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July 20, 2018

Responding To: Reflecting on the 2017-2018 U.S.-China Student Fellows Program

Understanding China Beyond a Single Narrative

Jessie Dalman

“Jessie, do you think China will ever be a democracy?”

I was recently getting dinner with some American friends when one of them posed this question. I paused for a moment before replying, “No, I don’t.”

“Interesting,” she noted, clear doubt in her eyes. “Why not?”

I understood her reservations. Not long ago, I would have provided an entirely opposite answer, and I would have felt reasonably confident in doing so. After all, I have studied Chinese for eight years, during which I spent a year living and attending high school in Beijing. I also minored in Chinese language and culture in college, and worked as an intern at Caixin, a Chinese economics and investigative reporting outlet. Basically, I am as thoroughly developed a Sinophile as they come.

My interest in all things China also motivated me to apply to the Georgetown Initiative for U.S.-China Dialogue, anticipating that the program would expose me to the nuances of diplomacy and policy-making. One year later, I admit that this was a huge underestimation.

In this memo, we are tasked with reflecting on the fellowship itself, but any such reflection would be incomplete without more detailed descriptions of the other fellows in my cohort. There’s Michael, a Bostonian with an infectious laugh and an inexhaustible curiosity, and Yami, a first-generation college student who is proud, loud, and enthusiastic. The other Americans include Cynthia, whose interests encompass the environment and international politics (and Kansas City barbecue), and Ulysses, a graduate of West Point with an unrivaled capacity for loyalty and thoughtfulness. Of the Chinese students, there is Yunxin, quick to stand up for herself and for others, and Haile, who endeavors to influence global infrastructure while smiling with ease. Joy is an overwhelmingly genuine and empathetic psychologist (with a hidden talent for rap), while Ruolin is an assiduous and inquisitive student of political economy. Finally, Chenyu is the golden boy of our group, diplomatic, perceptive, and earnest.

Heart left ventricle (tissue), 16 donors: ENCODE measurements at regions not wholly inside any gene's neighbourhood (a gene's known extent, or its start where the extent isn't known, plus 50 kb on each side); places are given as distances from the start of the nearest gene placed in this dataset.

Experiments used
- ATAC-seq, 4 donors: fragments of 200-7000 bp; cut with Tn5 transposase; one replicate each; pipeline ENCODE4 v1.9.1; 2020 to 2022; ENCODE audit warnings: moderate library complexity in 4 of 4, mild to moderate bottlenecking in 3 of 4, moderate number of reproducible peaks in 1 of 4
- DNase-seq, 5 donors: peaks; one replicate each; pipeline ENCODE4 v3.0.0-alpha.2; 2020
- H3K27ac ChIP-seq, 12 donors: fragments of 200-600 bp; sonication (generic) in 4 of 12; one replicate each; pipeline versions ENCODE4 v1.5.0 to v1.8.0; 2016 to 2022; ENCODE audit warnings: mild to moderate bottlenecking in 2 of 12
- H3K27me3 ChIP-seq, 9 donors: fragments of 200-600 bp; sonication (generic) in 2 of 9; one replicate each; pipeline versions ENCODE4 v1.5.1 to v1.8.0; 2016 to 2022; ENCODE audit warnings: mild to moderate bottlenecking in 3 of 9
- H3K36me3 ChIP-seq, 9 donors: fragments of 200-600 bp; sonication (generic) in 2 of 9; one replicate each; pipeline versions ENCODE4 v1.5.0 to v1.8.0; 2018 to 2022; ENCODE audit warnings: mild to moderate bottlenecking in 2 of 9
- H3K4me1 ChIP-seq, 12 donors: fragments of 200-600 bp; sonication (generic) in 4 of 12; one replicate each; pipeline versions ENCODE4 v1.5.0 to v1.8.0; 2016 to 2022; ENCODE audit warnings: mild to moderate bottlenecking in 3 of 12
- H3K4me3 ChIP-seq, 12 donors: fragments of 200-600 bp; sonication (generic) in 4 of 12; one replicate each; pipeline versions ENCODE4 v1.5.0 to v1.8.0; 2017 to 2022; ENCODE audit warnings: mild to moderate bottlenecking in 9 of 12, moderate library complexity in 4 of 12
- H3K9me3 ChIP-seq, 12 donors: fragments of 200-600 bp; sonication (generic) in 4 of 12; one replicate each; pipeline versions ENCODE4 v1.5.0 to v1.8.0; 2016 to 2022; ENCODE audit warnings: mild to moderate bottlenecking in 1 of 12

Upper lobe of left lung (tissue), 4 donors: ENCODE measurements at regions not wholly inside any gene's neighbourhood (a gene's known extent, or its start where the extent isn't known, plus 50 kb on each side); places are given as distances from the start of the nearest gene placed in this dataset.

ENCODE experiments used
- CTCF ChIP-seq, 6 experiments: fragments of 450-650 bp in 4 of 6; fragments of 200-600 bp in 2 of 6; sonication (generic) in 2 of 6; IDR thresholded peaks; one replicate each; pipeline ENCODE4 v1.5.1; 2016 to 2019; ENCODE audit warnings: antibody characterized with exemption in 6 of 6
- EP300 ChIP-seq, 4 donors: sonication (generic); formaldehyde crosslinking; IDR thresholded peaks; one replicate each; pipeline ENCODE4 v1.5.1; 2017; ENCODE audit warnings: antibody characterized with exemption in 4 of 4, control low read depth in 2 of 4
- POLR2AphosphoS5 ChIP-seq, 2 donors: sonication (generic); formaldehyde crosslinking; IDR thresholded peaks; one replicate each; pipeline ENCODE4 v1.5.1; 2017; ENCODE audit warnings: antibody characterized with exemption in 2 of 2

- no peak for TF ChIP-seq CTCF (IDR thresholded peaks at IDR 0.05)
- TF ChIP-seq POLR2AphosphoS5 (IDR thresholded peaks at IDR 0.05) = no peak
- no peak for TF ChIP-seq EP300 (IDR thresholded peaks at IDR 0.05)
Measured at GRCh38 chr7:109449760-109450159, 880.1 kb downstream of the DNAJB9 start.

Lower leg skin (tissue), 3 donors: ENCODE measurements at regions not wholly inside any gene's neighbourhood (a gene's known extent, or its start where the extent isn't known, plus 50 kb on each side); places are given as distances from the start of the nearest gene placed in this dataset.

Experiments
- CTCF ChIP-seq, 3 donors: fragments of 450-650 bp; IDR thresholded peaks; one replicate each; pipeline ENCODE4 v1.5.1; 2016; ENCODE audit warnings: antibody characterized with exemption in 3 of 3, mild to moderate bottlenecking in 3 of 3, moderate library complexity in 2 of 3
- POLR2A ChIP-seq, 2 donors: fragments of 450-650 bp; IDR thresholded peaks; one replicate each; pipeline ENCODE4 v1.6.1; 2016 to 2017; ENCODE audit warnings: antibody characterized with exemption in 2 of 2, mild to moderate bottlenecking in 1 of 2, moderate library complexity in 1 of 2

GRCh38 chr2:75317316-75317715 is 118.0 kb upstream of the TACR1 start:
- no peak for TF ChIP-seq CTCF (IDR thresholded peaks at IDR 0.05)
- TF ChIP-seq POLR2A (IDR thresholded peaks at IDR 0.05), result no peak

Over the past year, I learned the most from these nine individuals that I am incredibly proud to call my dear friends. They showed me that I had unconsciously and wrongfully assumed to already know everything that I would ever need to know about China. Nigerian author Chimamanda Ngozi Adichie describes the problems inherent to this sort of perspective as “the danger of the single story.” In her view, simplified narratives encourage us to reject the whole truth in favor of convenient fractions of this whole, or ‘single stories.’ Adichie argues that because the single story “makes our recognition of our equal humanity difficult,” narratives considered in concert are immensely important. “Stories have been used to dispossess and to malign, but stories can also be used to empower and to humanize… when we realize that there is never a single story about any place, we regain a kind of paradise.”